Wastewater treatment system and method

Disclosed is a system and method for treating municipal and sanitary wastewater that uses only mechanical devices and processes, which eliminates biological processes and settling tanks. The system includes a three-output Richter-type separator that separates wastewater into three fluid streams according to the specific gravity of the solids within the fluid streams. The lighter-than-water and heavier-than-water solids streams are combined and the resultant sludge is mechanically dewatered without intermediary biological-process systems or sedimentation. The partially-clarified water component can be directly filtered by a membrane filter and optionally optically or chemically disinfected for reuse or disposal. The system advantageously simplifies municipal and sanitary wastewater treatment eliminating traditional primary and secondary treatment stages, and significantly reducing the system's operational footprint. The system and method can be scaled to very large municipal systems.

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Description
FIELD OF INVENTION

The present disclosure relates to a system and method for treating sanitary and municipal wastewater using centrifugal separation.

BACKGROUND

Municipal wastewater generally is piped from homes and businesses through a sewer piping system to a municipal wastewater treatment plant. In many towns and cities, storm water runoff infiltrates the sewer piping system. Municipal wastewater typically includes human urine and feces, food waste, household chemicals, and paper products such as toilet paper, tampons, and sanitary napkins. When mixed with storm water runoff, municipal wastewater can also include other litter and debris.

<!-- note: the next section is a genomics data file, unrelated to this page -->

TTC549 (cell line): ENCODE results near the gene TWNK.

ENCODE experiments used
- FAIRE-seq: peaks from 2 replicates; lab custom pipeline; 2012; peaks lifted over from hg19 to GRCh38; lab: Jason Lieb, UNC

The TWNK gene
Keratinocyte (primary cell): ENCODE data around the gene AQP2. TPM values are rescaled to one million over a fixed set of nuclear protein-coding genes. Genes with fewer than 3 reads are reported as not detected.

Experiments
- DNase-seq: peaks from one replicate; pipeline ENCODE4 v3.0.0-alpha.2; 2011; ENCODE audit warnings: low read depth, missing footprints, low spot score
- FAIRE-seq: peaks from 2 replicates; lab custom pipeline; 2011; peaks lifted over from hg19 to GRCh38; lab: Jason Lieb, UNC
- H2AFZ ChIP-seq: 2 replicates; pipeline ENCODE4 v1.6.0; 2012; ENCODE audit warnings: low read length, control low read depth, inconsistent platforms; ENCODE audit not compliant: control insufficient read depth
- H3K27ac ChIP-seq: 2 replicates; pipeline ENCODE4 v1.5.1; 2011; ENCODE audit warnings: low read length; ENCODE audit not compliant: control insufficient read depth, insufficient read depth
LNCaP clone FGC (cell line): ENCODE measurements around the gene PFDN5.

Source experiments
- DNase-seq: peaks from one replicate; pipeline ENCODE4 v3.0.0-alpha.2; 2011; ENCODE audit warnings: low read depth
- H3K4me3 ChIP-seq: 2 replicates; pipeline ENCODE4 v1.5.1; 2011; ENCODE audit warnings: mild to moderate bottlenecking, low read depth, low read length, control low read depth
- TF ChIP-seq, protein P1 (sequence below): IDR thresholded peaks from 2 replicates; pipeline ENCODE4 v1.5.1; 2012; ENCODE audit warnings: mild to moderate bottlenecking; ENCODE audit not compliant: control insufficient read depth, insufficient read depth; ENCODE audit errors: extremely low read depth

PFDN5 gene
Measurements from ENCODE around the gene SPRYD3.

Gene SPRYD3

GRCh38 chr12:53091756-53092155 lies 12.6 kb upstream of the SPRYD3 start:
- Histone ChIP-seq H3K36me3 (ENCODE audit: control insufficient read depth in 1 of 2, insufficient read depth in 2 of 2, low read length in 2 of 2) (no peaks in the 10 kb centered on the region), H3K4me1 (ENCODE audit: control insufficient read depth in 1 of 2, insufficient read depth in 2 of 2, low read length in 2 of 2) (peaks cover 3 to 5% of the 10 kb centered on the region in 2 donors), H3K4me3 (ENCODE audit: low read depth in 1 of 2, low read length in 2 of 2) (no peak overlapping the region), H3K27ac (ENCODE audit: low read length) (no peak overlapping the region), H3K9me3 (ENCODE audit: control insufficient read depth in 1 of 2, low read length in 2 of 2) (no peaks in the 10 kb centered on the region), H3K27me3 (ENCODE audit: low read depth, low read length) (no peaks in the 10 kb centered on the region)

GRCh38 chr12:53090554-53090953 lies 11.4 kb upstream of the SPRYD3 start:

One of the purposes of treating municipal and sanitary wastewater is to allow sewage to be disposed without danger to human health or damage to the environment. Municipal wastewater is typically composed of approximately 99.8% to 99.9% water. The other 0.1% to 0.2% of municipal wastewater includes contaminants such as grit, fats and oils, oxygen-demanding substances, pathogens, plant nutrients, inorganic chemicals, and synthetic organic chemicals. One of the basic strategies of municipal and sanitary wastewater treatment is to remove or neutralize these contaminants and either dispose or reuse the water.

A typical municipal wastewater treatment process includes the following stages: pre-treatment, primary treatment, secondary treatment, tertiary treatment, and sludge treatment. The purpose of primary, secondary, and tertiary treatment is to remove and neutralize solids and pathogens so that the remaining water can be either reused or disposed of safely into the environment. The removed solids are known as sludge. The purpose of sludge treatment is to sufficiently dewater the sludge and neutralize the pathogens in the sludge so that the dewatered sludge can be safely recycled or disposed of.

Pre-treatment removes gross particulates and grit that can interfere with primary and secondary treatment processes. Primary treatment, also known as primary sedimentation, typically uses gravity to remove heavier-than-water solids, typically, in a basin or tank. The heavier-than-water solids settle to the bottom of the tank and are scraped and drained. The floating debris is skimmed from the top, passing over a weir. These solids are known as primary sludge.